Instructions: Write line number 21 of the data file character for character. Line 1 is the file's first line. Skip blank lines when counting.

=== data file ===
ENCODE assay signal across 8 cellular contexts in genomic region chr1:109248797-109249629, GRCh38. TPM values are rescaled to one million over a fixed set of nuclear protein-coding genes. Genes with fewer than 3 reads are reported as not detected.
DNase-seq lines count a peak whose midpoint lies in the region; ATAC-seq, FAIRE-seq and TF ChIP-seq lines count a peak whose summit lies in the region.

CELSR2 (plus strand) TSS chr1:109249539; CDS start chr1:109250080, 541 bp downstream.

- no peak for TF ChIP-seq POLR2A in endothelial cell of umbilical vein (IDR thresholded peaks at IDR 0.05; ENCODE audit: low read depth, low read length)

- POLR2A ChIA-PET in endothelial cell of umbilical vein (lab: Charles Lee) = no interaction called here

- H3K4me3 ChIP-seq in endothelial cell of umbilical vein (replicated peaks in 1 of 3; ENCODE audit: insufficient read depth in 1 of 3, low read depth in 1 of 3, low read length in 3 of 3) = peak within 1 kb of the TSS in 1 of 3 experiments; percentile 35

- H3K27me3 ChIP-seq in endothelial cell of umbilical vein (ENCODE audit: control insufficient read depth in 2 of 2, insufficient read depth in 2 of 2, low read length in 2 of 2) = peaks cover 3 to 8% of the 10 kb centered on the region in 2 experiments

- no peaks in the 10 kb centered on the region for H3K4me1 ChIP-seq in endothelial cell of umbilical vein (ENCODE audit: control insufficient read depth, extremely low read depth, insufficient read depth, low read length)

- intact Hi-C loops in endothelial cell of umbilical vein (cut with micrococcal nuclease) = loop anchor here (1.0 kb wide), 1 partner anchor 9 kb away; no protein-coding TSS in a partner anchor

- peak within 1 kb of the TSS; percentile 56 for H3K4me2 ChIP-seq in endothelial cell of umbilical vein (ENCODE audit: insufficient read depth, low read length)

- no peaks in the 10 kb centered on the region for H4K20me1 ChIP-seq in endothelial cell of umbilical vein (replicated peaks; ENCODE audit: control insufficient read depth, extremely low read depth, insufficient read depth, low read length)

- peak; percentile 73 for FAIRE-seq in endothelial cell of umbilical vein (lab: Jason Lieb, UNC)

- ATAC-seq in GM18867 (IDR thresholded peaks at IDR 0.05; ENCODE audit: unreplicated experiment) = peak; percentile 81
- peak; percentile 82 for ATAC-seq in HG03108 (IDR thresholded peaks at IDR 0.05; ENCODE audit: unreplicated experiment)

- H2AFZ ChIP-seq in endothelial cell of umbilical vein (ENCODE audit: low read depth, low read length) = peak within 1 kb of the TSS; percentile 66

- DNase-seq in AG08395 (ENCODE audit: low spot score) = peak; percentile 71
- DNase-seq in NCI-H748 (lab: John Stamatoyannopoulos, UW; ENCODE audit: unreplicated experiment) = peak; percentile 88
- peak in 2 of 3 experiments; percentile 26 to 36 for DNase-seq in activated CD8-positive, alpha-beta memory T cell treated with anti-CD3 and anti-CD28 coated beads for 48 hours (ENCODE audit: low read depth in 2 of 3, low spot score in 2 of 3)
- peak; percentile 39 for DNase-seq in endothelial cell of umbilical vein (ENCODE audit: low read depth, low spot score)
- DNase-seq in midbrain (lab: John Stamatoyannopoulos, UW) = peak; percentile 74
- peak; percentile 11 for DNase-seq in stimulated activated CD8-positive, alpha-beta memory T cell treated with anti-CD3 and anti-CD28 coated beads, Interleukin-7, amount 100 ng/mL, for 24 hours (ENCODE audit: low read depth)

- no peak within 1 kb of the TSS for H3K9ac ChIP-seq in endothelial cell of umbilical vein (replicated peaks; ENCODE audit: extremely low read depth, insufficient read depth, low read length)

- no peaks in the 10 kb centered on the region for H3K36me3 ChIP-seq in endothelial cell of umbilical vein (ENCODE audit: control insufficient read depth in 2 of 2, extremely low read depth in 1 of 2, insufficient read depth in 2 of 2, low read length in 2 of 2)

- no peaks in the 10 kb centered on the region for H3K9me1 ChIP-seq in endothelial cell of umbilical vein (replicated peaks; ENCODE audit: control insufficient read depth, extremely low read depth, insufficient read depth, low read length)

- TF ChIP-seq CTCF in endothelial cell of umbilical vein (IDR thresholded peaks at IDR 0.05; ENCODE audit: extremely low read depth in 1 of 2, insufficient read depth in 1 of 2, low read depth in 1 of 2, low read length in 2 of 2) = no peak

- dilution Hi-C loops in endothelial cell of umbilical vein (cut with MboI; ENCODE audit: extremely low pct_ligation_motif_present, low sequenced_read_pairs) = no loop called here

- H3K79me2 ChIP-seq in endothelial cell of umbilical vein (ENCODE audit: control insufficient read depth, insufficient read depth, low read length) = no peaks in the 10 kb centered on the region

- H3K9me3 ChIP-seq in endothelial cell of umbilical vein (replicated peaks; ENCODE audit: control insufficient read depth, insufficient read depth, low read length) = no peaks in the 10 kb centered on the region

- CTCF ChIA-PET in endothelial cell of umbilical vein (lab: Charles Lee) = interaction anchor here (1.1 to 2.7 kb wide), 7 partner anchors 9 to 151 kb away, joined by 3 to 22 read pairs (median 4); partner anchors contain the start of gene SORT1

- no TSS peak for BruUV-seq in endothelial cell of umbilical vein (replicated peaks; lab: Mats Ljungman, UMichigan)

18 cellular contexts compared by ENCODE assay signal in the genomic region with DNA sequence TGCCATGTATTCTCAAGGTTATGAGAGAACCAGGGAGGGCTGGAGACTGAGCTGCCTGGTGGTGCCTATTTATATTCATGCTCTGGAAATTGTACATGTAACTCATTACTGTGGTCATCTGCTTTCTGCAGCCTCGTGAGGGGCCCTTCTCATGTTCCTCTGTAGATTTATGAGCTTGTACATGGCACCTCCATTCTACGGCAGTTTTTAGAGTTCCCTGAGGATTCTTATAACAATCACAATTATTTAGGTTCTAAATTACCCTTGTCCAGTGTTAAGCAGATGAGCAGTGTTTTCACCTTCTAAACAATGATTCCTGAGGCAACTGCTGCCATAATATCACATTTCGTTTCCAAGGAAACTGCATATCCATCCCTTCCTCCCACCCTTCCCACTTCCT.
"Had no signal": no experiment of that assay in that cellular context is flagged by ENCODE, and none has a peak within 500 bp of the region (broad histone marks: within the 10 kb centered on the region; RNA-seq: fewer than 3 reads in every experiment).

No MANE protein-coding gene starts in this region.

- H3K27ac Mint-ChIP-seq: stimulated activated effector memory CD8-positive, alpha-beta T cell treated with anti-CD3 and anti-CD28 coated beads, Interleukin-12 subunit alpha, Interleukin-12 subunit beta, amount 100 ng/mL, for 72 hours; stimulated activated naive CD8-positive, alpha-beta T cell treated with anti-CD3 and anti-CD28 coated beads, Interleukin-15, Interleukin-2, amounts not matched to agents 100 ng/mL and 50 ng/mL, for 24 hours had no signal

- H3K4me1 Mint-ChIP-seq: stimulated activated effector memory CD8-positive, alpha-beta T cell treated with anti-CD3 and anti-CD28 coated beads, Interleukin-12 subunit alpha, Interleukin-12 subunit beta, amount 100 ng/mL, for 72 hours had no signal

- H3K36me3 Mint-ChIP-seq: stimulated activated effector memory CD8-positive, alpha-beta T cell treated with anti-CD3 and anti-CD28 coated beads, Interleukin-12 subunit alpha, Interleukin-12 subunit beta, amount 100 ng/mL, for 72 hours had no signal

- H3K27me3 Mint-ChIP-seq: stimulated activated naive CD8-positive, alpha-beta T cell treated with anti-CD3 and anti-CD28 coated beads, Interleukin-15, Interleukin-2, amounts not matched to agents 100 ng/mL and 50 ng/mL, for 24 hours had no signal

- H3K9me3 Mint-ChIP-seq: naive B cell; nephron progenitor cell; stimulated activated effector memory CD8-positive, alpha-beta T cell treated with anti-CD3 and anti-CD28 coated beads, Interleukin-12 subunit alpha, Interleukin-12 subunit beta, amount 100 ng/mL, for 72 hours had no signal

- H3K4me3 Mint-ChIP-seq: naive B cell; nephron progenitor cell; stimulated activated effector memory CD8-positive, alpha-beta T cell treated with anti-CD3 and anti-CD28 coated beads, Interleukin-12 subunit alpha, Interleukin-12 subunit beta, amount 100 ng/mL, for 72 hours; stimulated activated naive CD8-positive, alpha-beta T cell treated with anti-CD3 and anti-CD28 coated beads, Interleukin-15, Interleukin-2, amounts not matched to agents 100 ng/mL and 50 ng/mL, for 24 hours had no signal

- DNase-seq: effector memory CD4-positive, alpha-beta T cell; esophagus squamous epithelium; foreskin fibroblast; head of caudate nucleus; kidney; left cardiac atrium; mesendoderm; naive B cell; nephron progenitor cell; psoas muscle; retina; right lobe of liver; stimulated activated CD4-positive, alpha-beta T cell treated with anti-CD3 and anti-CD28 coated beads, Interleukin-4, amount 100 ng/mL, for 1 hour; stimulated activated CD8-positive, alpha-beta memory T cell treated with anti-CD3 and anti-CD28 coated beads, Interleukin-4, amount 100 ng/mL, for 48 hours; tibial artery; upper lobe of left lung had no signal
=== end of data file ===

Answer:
- peak; percentile 11 for DNase-seq in stimulated activated CD8-positive, alpha-beta memory T cell treated with anti-CD3 and anti-CD28 coated beads, Interleukin-7, amount 100 ng/mL, for 24 hours (ENCODE audit: low read depth)